This article originally appeared in print in Kill Your Darlings Issue 5, April 2011. For more great articles like this one subscribe today!

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Last issue, I wrote about the nature of our book-buying habits, and how this impacts on Australian literary culture. As we go to print in late February, the discussion about where we buy our books is still raging. REDgroup, which owns Angus & Robertson and Borders in Australia, has gone into voluntary administration, which has left the fate of the 26 Borders and 103 Angus & Robertson locations in doubt, along with the future of their 2500 staff. The failure of Borders in Australia came the same week as Borders in the United States (a separate entity) filed for bankruptcy, amid soaring debt and reported difficulty in competing with online stores.

It’s timely, then, that Issue 5 leads with an article from Matthia Dempsey, editor-in-chief of Bookseller+Publisher (Australia’s leading trade-publishing magazine), on bookselling in Australia. Matthia offers a thoughtful angle on this debate, steering away from the recent polarising opinion pieces and ref lecting on her own book-buying habits. She considers whether Australian independent bookstores will survive, and why they deserve to.

There is much fuel left in this discussion and it will be very interesting to see how the repercussion of the REDgroup’s failure reverberates throughout the Australian book industry in the months to come. But there is no doubt that aspects of the book-trade commercial model require revision, and I wonder how quickly this adaptation will occur.

But what has struck me in this whole debate has been the absence of real conversation about the impact these closures will have on Australian publishers (the people who are, after all, investing money in the writers in the first place), often blamed for unfair prices. The simple fact of this current dilemma is that when bookstores close down, so too will publishers. Most Australian publishers don’t yet have the marketing strategies or resources to move their sales online. Behemoth online sites such as Amazon have dictatorial sales practices – demanding unreasonable discounts from publishers all around the world. Australian publishers are under as much pressure from the overseas online retailers as our local bookshops are.

This debate is about so much more than the price of books – it’s about whether you care about Australian writing and the continuation of it. Amazon is unlikely to care if a new journal has popped up; there’s little chance they’ll ever host author events in Australia, facilitate launches or spruik new local work to browsing customers. The Book Depository hasn’t shown much interest in small press initiatives, Australian literary prize winners or local literary festivals. This is what we need to consider when we purchase our books online. Sure, we may get them cheaper, but the richness of choice will certainly diminish over time. And that’s no good for anyone.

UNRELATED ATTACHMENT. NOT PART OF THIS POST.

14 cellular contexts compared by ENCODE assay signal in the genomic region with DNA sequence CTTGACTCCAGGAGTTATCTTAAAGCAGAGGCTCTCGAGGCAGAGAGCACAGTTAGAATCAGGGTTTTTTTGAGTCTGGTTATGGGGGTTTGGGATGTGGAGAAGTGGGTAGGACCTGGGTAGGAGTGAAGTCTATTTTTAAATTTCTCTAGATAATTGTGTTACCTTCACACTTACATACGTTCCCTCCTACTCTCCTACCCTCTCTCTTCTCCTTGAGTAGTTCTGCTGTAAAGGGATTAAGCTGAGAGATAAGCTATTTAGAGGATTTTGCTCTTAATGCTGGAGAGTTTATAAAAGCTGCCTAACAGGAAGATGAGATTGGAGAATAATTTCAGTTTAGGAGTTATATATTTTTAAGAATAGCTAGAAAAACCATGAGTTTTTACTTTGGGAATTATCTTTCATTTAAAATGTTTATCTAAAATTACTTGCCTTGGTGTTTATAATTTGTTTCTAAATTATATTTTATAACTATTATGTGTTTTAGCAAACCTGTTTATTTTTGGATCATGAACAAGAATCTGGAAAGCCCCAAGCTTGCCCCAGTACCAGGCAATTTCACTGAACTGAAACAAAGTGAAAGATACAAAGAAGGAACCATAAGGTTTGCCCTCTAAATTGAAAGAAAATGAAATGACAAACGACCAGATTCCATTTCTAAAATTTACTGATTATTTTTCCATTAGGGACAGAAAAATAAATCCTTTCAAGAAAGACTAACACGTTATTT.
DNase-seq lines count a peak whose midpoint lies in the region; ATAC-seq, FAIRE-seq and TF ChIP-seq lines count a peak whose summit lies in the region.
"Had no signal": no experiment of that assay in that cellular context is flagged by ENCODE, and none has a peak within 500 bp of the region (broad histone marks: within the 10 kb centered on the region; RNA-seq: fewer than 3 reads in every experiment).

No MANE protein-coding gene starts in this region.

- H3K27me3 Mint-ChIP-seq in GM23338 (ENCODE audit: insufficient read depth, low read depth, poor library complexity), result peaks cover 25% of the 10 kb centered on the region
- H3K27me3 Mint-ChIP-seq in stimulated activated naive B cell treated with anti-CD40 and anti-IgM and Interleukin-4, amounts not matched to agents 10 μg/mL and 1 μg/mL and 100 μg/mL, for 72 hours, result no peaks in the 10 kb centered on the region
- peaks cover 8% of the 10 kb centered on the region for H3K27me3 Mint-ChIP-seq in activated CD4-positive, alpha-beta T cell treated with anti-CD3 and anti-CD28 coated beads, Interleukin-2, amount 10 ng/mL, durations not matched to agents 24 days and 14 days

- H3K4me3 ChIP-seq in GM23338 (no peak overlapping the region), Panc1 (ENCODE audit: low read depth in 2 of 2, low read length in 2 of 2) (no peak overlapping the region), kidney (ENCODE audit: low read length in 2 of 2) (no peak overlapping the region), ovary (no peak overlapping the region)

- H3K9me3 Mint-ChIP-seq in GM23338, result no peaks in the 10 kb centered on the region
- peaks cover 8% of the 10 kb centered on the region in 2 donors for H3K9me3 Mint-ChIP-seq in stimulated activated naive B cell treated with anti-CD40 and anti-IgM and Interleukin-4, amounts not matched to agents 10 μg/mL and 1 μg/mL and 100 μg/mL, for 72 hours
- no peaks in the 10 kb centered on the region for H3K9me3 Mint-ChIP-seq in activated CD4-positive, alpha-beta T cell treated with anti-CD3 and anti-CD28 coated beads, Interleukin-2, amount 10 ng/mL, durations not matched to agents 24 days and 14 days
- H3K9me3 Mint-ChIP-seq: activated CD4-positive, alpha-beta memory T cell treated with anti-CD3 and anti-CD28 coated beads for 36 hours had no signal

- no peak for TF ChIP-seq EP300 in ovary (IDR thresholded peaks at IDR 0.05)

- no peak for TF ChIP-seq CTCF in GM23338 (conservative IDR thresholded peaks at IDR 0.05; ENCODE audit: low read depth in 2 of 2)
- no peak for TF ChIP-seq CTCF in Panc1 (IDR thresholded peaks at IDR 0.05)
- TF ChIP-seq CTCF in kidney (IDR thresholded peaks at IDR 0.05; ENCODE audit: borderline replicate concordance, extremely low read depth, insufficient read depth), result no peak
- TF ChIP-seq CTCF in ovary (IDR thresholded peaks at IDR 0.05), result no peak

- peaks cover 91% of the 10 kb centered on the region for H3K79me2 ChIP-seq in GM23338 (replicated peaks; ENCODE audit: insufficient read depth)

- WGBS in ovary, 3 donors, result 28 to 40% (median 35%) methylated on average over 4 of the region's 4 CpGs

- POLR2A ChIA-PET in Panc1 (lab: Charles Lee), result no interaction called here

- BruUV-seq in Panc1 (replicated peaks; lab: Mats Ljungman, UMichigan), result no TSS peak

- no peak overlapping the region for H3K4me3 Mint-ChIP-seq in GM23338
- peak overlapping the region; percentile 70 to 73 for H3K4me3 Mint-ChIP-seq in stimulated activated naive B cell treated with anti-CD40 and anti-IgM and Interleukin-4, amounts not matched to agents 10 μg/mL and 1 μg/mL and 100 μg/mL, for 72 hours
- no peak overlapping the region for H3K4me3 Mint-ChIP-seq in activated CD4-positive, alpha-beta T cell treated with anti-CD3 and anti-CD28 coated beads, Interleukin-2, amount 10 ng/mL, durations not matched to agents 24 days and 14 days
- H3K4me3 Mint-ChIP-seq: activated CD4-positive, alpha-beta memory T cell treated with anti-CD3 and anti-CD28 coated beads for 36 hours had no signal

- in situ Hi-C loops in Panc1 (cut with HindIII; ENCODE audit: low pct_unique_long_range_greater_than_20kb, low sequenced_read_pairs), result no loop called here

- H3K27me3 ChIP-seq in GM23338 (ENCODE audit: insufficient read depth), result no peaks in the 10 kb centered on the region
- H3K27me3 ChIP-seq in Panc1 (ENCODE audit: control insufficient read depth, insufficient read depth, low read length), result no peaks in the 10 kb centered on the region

Ethical buying is considered elsewhere in this issue – Cristy Clark has written a personal essay about her conversion from veganism to ‘ecotarianism’, and the renewed sense of community in this lifestyle choice.

Charting very different territory, Emilie Collyer offers a moving account of her father’s alcoholism and his eventual death from related liver failure, and wonders if his chronic, long-term drinking was indeed ‘a form of suicide’. And Greg Foyster recounts a recent trip to Tasmania, to visit the site of his ancestors’ invasion of the island, and to see how his own culture is ‘faring in a foreign land’.

In an age of iPods and iTunes, Mark Hewitt investigates the quaint revival of the cassette tape, while journalist Petra Starke writes about her certain notoriety after blogging about Australia’s Next Top Model, which culminated in an invitation to a memorable television-industry party. Daniel Golding argues for the artistic and cultural merits of the videogame, while S.A. Jones chronicles the protracted battle of ‘owning the facts’ in that most famous of literary couples, Ted Hughes and Sylvia Plath.

This issue also features fiction from Patrick Cullen, and newcomers Sonja Dechian and Eva Lomski. Kill Your Darlings also chatted with British novelist and critic Geoff Dyer, whose new book Working the Room was published earlier this year.

In Reviews, Fiona Scott-Norman remembers her girlish fascination with the 1970s television crime series The Professionals, and how it engendered her sexual awakening, while Margot McGovern candidly details her own object of obsession – Edward Cullen, the swoony vampiric lead of the Twilight books.

In other Kill Your Darlings news, after five stark and evocative cover illustrations, Jeremy Ley must leave our pages to pursue feature-film animation projects in India. We thank him warmly for his contribution to the publication, and for bringing the cover narrative of Kill Your Darlings to life. But every cloud has a silver lining and we are delighted to announce another exciting initiative. In the interests of supporting new and emerging illustrators and cartoonists, Kill Your Darlings will commission three individual artists for the next three issues (July, October and January 2012). We seek illustrations that will continue the Kill Your Darlings aesthetic while progressing and reinterpreting the new narrative thread introduced with this issue. All interested artists should contact us via email: info@killyourdarlingsjournal.com with a brief CV and relevant samples of their work. Check out our website for more details.

And finally, Kill Your Darlings would like to welcome Fionnuala Nugent, Zoe Dzunko and Marion Rankine to the team. Fionnuala is our Editorial Assistant, Zoe the new Marketing and Publicity Intern, while Marion begins as the Subscriptions Intern.